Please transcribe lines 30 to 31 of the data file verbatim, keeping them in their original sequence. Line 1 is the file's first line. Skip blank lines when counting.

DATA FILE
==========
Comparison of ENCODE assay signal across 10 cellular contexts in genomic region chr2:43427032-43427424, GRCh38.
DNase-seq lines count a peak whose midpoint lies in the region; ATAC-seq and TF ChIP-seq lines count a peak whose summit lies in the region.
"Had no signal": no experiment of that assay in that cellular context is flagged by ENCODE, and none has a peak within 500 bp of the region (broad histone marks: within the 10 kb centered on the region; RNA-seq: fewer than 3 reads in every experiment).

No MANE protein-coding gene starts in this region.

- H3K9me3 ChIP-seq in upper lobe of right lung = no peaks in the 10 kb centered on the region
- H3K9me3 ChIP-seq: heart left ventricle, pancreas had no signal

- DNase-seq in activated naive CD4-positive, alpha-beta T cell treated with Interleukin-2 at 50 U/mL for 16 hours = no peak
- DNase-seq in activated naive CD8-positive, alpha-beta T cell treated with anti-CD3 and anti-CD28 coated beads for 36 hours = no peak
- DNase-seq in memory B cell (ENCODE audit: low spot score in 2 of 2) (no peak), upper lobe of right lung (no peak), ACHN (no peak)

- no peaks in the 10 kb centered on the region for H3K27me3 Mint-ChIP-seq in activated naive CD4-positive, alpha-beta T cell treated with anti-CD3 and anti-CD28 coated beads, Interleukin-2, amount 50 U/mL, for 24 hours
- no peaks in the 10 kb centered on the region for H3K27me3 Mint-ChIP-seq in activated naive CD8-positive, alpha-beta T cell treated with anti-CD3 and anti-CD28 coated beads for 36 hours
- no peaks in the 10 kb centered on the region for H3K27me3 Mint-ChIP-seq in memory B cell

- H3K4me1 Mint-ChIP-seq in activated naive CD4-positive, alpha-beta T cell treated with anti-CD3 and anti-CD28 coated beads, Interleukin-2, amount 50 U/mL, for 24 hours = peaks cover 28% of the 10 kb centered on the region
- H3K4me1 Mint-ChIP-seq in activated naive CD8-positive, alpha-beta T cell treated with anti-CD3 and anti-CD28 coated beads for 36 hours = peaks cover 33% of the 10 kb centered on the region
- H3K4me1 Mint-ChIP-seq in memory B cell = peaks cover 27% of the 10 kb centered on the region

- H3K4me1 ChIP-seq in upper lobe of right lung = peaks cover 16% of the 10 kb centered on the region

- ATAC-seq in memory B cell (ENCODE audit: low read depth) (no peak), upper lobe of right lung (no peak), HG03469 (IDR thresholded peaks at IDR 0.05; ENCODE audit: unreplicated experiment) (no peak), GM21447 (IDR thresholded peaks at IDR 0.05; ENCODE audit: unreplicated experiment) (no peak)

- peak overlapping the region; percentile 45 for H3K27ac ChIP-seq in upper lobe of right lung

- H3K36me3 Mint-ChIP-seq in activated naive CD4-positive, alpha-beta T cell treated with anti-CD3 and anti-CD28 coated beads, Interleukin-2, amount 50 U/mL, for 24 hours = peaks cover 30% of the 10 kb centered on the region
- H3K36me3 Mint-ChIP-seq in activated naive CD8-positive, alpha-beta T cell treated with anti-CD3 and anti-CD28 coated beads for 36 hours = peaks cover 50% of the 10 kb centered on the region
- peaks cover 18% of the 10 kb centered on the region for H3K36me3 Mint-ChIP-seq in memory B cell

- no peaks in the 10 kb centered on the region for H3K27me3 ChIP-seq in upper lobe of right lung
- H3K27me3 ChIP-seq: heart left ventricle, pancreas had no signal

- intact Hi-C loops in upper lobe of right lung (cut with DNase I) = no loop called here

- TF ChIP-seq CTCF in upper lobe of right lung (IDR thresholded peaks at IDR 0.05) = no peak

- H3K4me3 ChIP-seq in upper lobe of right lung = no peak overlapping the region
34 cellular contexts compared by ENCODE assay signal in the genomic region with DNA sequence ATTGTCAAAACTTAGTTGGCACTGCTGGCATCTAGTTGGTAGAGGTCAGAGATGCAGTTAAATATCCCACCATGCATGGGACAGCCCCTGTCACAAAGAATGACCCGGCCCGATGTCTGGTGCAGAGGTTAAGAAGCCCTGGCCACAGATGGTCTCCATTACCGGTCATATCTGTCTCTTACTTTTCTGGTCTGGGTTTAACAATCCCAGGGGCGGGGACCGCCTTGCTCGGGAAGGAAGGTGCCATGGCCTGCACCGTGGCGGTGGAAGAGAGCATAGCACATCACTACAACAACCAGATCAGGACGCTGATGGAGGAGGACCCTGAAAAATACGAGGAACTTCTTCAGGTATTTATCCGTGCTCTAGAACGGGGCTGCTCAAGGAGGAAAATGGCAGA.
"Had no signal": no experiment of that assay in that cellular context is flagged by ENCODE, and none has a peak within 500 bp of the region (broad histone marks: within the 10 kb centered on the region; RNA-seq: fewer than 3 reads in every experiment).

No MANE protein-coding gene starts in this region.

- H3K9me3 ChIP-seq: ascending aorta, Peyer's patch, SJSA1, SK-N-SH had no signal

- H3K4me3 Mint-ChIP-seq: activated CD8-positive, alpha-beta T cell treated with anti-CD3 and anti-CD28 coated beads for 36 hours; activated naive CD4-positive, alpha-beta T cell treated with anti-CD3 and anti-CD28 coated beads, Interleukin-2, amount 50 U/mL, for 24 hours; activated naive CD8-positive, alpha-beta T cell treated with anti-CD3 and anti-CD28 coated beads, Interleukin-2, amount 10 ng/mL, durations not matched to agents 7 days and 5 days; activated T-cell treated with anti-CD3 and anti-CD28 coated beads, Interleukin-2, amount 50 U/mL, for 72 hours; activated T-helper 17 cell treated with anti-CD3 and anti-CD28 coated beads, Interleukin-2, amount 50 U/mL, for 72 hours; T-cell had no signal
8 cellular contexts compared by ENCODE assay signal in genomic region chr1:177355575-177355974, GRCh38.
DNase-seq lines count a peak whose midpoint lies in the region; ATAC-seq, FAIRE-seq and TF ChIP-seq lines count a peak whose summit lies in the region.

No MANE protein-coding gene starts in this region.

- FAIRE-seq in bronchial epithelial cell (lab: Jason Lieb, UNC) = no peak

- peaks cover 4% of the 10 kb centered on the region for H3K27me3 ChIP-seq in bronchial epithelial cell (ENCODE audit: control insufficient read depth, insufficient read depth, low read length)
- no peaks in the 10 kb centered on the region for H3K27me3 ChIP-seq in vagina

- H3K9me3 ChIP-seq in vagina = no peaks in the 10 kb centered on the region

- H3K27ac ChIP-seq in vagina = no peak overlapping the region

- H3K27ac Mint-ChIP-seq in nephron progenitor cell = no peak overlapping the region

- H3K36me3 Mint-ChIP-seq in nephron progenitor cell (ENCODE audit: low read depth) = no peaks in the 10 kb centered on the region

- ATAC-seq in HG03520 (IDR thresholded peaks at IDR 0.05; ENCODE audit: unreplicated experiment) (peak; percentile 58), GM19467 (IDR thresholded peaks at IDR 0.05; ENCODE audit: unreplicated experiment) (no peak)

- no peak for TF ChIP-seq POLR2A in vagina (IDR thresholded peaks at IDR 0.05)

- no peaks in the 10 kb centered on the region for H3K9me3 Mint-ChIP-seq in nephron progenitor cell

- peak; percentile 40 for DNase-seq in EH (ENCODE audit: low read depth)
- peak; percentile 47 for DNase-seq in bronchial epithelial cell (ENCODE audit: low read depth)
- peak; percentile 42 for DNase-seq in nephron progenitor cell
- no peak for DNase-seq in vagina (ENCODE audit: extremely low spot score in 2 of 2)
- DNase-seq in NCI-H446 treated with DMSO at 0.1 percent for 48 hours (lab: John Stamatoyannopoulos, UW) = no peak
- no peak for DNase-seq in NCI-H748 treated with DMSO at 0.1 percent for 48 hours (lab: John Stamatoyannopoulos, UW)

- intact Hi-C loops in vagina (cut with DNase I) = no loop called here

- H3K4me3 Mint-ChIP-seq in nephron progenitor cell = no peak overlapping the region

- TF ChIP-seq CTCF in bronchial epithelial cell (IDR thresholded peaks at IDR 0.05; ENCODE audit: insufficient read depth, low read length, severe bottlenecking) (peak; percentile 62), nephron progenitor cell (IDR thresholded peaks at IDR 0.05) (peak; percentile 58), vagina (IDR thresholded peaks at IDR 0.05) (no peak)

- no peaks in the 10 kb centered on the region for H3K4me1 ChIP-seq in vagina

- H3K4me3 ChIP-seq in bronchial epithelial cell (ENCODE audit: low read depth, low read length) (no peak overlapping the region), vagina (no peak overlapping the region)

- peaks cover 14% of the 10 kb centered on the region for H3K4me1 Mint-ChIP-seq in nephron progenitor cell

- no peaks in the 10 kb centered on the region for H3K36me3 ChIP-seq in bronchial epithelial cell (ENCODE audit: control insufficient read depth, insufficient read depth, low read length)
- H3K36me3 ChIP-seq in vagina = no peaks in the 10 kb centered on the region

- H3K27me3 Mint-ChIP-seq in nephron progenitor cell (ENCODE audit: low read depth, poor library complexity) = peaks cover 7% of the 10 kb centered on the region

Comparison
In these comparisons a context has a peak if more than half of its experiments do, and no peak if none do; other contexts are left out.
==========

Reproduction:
- H3K9me3 ChIP-seq: ascending aorta, Peyer's patch, SJSA1, SK-N-SH had no signal

- H3K4me3 Mint-ChIP-seq: activated CD8-positive, alpha-beta T cell treated with anti-CD3 and anti-CD28 coated beads for 36 hours; activated naive CD4-positive, alpha-beta T cell treated with anti-CD3 and anti-CD28 coated beads, Interleukin-2, amount 50 U/mL, for 24 hours; activated naive CD8-positive, alpha-beta T cell treated with anti-CD3 and anti-CD28 coated beads, Interleukin-2, amount 10 ng/mL, durations not matched to agents 7 days and 5 days; activated T-cell treated with anti-CD3 and anti-CD28 coated beads, Interleukin-2, amount 50 U/mL, for 72 hours; activated T-helper 17 cell treated with anti-CD3 and anti-CD28 coated beads, Interleukin-2, amount 50 U/mL, for 72 hours; T-cell had no signal